A rapid rise in interest rates over the past few weeks elevated the yield on the 10-year U.S. Treasury bond to 1.60% in February, eclipsing the yield on the S&P 500 Index of 1.53%. When the yield on the 10-year Treasury surpasses that of the S&P 500 Index, it is regarded as an inflection point that negatively affects demand for stocks. (Sources: Treasury, Federal Reserve, Bloomberg)

Fed Continues To Stabilize Interest Rates By Buying Bonds – Fixed Income Overview

The Federal Reserve signaled that it would continue its ambitious program of buying $120 billion of treasury and mortgage bonds each month. The bond buying is intended to provide economic stimulus and stabilize interest rates.

Bond analysts note that the Fed is distorting bond yields and prices with its ambitious buying of Treasury and mortgage bonds in the markets. Some argue that bond yields and inflationary expectations may actually be higher without the Federal Reserve’s supportive purchases of bonds. For this reason, markets are carefully monitoring Fed comments regarding continued bond purchases.

Mortgage rates and consumer loan rates rose in February as the yield on the 10-year Treasury bond reached 1.60% in trading during February. The rapid rise in yields has affected other sectors of the bond market including municipals, corporate, and mortgage backed securities. (Sources: Federal Reserve, U.S. Treasury)

How Stimulus Payments Are Treated For Tax Purposes & What To Do If You Didn’t Get One – Tax Planning

With over 160 million stimulus payments sent with the first round of pandemic relief efforts, many recipients of the payments are asking whether or not the payments are taxable. The IRS has clearly stated that stimulus payments, regardless of income or status, are not taxable.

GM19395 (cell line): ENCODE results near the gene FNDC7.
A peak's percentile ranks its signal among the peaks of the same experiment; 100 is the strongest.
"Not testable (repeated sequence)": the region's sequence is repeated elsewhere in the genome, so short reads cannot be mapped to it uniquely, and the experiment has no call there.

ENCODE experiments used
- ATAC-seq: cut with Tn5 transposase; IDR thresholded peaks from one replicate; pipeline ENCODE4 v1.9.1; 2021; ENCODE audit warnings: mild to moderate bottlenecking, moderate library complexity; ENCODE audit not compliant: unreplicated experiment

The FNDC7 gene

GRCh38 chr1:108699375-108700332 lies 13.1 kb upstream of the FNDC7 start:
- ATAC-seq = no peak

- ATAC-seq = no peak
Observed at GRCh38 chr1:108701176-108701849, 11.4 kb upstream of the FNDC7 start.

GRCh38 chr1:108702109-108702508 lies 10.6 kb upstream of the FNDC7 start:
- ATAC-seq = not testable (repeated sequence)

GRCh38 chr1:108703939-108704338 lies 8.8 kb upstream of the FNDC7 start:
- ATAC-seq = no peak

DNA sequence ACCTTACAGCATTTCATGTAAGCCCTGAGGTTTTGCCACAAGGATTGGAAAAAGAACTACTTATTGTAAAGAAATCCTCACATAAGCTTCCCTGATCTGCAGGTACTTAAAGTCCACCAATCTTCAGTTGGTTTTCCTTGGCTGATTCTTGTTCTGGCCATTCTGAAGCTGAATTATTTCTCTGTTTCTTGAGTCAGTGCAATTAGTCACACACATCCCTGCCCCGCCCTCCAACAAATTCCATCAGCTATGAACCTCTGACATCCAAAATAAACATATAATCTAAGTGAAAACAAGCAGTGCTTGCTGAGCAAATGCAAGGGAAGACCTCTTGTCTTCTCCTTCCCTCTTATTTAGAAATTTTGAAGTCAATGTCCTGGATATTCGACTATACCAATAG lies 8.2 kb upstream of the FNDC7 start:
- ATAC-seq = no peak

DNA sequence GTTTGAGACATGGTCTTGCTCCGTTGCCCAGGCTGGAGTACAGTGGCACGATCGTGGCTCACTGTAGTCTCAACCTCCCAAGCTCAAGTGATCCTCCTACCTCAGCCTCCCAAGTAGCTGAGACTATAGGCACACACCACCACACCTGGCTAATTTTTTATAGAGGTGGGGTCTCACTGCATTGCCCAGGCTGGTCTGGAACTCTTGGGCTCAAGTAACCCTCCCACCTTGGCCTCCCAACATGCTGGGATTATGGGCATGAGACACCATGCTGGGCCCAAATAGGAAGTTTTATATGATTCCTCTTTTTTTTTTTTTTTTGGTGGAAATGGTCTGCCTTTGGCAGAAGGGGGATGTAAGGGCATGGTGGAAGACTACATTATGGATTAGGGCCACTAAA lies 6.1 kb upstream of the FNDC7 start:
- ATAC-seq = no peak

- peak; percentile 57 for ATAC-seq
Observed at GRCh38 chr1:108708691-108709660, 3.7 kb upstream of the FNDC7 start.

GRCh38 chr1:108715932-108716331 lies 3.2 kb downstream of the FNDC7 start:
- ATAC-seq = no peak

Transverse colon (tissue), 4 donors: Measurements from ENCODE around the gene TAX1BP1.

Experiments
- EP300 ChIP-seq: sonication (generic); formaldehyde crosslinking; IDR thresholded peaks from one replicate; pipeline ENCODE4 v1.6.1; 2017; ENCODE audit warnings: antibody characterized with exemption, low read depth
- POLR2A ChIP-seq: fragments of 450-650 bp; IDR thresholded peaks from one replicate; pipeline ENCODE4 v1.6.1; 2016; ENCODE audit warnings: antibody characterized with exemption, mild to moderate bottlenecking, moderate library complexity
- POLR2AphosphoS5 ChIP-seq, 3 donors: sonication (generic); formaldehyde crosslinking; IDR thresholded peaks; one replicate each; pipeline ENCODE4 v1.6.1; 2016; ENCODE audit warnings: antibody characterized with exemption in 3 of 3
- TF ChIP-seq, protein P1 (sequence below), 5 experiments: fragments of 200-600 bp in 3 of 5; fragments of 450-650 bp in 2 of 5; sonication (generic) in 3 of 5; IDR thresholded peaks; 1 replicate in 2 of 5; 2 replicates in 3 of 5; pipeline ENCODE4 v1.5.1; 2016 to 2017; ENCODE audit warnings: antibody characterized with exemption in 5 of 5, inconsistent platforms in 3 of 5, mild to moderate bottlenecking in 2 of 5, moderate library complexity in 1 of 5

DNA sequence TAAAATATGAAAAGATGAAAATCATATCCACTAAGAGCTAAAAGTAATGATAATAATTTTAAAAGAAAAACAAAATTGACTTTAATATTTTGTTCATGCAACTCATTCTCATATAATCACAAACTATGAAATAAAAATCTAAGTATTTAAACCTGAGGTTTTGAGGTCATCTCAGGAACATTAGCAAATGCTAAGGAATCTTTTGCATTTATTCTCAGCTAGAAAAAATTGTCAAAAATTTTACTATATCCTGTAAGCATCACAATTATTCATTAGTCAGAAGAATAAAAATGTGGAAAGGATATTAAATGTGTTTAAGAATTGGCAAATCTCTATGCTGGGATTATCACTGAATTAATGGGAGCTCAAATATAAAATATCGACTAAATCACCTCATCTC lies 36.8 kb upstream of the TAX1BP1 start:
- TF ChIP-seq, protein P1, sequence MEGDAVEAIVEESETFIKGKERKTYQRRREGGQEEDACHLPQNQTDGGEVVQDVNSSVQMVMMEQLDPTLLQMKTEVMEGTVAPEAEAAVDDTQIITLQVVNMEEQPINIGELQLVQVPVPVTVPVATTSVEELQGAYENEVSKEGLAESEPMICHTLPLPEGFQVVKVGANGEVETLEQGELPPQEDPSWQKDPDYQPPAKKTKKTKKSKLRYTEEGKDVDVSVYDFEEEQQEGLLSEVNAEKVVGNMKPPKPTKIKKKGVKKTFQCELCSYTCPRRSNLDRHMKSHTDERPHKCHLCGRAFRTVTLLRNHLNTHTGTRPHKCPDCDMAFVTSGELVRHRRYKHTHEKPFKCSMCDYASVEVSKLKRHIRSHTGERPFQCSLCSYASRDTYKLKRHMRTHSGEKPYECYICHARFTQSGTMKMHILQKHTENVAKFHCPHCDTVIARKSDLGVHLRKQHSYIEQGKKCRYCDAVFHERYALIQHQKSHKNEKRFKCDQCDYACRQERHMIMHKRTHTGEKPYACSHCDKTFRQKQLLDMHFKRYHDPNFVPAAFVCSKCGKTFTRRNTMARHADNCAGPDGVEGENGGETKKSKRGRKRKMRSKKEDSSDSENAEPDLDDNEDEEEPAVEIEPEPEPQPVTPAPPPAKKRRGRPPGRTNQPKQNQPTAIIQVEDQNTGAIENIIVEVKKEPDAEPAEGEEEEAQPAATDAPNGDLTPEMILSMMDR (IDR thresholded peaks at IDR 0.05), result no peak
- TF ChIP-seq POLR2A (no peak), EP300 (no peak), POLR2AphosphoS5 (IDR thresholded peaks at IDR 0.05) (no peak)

Those individuals and households that did not receive a stimulus payment in 2020, but believe that they were due one, may file for the Recovery Rebate Credit. In essence, anyone who didn’t get a check can request a tax credit for the amount owed. A tax credit is typically more advantageous than a tax deduction since a tax credit directly credits, or reduces, taxes owed. For example, if someone was due a $600 stimulus payment and never received it, then they can claim the full $600 as a credit against any taxes owed. In order to calculate and determine eligibility for the credit, the IRS has created a Recovery Rebate Credit page available at (Source:



There are 25 states that are raising minimum wage rates in 2021

The Number of Jobs Earning Minimum Wage is Decreasing – Labor Market Overview

Data from the U.S. Department of Labor covering 38 years show that the average annual percentage of workers earning minimum wage is 6%. The data reveals that the trend is a decreasing percentage of workers earning minimum wage, with the most recent data show that only 2.3% of all workers were earning minimum wage, about a third of the 38-year average.

For over 82 years, workers in the United States have been legally entitled to a minimum hourly wage for their labor. The initial attempt to establish a minimum level for wages occurred in 1933, when a depression-era mandate set a wage minimum at 25 cents per hour ($5.03 in 2021 dollars). The National Industrial Recovery Act, which established the initial wage, was declared unconstitutional by the Supreme Court in 1935.

25 states are raising minimum wage rates in 2021, with some effective on January 1, 2021 and others effective later in the year. Current congressional deliberations are considering raising the federal minimum wage to $15 per hour, more than double the current rate of $7.25 per hour. (Source: U.S. Department of Labor)